“Perhaps you could explain to me something that sounds like a mystery to me (I am sure there are many more) but which may not be at all. I have owned a few Sony Corp shares (SNE) for the last couple of months. Yesterday, Friday 05/08, I receive a newswire saying that Sony hit record consolidated sales, pretax profits, and net profits, listing a plethora of highest-of-all-time double-digit etc. etc. What is the result of all this? I’ll tell you … During a strong day on NYSE like yesterday, the stock fell 0.62%. I was quite stunned! Should I be so? Is this normal?” – Fabrizio Manopulo
The first thing they used to teach new hires on Wall Street was “buy on the rumor, sell on the news.” (“The first thing I remember hearing,” says my full-service broker, “is buy on Rosh Hashanah, sell on Yom Kippur” — reason enough to pay $245 for a trade you could do for $8 here, don’t you think?) The point is: Since everyone wants to get a jump on everyone else, the time to buy something is when you think there will be good news, and the time to sell it is when the news is announced and folks new to the market, who assume good news is good news, rush in to buy the stock.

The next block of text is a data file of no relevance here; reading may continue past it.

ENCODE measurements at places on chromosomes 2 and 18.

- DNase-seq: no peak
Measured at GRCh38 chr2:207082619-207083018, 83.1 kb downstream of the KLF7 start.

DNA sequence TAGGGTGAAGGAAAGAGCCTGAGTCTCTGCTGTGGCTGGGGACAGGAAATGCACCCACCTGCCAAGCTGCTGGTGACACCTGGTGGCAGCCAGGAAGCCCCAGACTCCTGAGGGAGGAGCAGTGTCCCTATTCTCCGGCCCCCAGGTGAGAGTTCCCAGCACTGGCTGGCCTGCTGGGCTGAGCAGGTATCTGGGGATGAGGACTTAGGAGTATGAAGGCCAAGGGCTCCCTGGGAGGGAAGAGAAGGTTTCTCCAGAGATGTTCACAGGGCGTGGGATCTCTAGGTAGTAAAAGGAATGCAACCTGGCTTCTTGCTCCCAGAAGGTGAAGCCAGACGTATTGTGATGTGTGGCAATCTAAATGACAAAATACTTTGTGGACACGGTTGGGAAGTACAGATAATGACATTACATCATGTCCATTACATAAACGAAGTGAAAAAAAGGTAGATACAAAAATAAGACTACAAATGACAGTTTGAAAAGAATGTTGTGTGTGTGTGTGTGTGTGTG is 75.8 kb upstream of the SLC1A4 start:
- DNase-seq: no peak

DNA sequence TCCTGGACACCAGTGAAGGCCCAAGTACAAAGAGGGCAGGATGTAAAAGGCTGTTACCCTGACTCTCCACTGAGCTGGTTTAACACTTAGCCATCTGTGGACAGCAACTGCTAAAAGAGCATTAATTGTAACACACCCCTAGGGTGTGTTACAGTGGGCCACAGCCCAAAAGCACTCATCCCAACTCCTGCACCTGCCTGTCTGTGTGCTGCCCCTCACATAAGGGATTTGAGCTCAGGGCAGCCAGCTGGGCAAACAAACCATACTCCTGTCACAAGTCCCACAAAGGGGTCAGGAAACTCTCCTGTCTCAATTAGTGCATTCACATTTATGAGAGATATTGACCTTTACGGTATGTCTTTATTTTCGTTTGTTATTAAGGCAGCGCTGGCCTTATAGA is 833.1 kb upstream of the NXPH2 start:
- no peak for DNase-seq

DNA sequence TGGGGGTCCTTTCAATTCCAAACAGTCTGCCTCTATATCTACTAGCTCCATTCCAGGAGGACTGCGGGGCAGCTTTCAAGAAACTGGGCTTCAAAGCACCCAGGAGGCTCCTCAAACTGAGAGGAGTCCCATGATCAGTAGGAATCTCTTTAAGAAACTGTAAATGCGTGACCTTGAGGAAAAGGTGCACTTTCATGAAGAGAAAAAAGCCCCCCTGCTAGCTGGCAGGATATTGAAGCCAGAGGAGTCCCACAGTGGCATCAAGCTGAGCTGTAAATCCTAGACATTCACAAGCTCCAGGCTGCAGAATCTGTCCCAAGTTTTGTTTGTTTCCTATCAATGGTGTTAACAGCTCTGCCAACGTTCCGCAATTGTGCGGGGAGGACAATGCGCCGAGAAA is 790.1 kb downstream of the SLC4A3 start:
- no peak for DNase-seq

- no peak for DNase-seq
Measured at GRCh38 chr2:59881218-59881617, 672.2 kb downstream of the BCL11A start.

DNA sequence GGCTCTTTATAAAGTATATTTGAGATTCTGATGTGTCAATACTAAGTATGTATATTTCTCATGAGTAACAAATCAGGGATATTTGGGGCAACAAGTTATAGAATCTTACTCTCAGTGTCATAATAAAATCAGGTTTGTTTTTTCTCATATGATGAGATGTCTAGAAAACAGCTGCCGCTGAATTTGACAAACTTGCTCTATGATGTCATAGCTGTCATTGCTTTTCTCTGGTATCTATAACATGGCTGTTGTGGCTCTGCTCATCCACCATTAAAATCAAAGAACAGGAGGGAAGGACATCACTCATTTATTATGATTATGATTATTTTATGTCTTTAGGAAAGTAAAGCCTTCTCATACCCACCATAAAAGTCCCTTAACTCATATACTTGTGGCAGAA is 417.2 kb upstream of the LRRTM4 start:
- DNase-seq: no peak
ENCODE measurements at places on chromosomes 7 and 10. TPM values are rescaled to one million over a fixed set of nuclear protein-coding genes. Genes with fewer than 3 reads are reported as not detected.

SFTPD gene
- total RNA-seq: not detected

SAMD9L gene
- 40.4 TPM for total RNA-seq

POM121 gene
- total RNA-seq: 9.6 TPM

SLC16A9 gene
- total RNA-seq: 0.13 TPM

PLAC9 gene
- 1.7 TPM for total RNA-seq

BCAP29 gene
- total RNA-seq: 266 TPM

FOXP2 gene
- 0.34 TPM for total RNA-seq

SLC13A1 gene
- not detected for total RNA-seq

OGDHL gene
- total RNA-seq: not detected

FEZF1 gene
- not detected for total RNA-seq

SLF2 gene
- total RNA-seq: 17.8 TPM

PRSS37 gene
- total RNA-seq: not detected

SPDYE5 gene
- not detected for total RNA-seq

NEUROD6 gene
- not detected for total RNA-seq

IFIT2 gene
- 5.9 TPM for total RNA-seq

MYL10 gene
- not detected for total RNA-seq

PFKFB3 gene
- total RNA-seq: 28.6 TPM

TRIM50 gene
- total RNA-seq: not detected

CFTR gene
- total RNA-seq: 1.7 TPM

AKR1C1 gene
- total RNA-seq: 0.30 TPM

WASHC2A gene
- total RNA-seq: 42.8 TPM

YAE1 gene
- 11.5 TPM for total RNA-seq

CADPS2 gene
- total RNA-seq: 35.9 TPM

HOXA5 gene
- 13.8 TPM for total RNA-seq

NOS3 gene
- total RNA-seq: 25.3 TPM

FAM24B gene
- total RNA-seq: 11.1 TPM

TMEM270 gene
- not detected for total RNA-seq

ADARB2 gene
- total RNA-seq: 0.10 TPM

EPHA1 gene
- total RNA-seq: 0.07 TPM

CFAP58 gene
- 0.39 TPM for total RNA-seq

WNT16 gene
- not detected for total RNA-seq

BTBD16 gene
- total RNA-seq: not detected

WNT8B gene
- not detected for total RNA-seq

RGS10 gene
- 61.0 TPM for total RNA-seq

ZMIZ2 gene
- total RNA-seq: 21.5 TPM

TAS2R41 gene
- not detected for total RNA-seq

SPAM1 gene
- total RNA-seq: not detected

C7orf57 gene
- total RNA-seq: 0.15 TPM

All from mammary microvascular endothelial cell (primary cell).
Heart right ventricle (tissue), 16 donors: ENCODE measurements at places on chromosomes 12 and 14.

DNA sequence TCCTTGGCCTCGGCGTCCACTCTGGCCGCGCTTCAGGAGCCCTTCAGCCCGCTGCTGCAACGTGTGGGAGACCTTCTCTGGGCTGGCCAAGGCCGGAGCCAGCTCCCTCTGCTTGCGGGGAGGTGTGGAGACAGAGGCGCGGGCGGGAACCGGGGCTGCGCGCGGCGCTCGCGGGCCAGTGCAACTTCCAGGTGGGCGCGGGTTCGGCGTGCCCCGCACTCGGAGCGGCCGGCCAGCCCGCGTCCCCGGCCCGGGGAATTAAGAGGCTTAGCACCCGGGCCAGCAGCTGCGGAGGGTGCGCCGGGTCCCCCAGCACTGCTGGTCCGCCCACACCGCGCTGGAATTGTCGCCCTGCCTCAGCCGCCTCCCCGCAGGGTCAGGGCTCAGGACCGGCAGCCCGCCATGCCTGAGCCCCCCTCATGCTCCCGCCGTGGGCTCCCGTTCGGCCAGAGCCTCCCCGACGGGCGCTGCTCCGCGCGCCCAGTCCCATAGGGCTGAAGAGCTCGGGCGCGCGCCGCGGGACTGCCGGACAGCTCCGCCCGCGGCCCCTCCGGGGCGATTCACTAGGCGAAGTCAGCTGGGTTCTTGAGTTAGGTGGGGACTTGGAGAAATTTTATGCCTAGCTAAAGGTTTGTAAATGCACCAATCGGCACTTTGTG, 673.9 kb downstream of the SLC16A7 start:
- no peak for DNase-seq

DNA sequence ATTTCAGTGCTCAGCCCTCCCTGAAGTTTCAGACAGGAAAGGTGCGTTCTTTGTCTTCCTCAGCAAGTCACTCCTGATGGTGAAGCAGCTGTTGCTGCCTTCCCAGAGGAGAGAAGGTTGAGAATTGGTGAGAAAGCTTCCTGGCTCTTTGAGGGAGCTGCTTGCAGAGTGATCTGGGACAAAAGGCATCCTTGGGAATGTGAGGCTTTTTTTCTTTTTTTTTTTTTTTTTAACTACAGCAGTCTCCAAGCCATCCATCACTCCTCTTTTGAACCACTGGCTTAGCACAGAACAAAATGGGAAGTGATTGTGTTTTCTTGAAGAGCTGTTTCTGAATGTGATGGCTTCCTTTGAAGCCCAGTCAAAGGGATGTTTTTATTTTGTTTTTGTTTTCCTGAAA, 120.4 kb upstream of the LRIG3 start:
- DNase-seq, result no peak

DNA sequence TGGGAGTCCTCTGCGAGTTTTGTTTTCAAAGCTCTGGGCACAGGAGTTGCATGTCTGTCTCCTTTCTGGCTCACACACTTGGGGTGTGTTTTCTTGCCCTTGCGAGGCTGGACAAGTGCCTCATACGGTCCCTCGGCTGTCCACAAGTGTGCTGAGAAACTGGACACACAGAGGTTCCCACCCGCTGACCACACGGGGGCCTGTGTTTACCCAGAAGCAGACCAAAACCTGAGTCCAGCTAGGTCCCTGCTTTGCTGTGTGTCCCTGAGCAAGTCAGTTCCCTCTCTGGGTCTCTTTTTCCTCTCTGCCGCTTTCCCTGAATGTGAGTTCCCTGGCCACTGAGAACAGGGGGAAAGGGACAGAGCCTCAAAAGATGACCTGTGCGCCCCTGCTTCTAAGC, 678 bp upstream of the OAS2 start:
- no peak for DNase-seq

It doesn’t always work this way, especially if the good news is even better than expected, but that’s basically the key, at least to short-term price movements. It’s not how good or bad the news is that counts but how that news compares with how good or bad people expected it to be.
Of course, if you are buying SNE to hold for the next 20 years, because it’s a great company and you believe in its future, then how the market reacts to any given quarter won’t make much difference. (And I’m not sure they even celebrate Yom Kippur in Japan.)
Quote of the Day
If Patrick Henry thought that taxation without representation was bad, he should see how bad it is with representation.~The Old Farmer's Almanac
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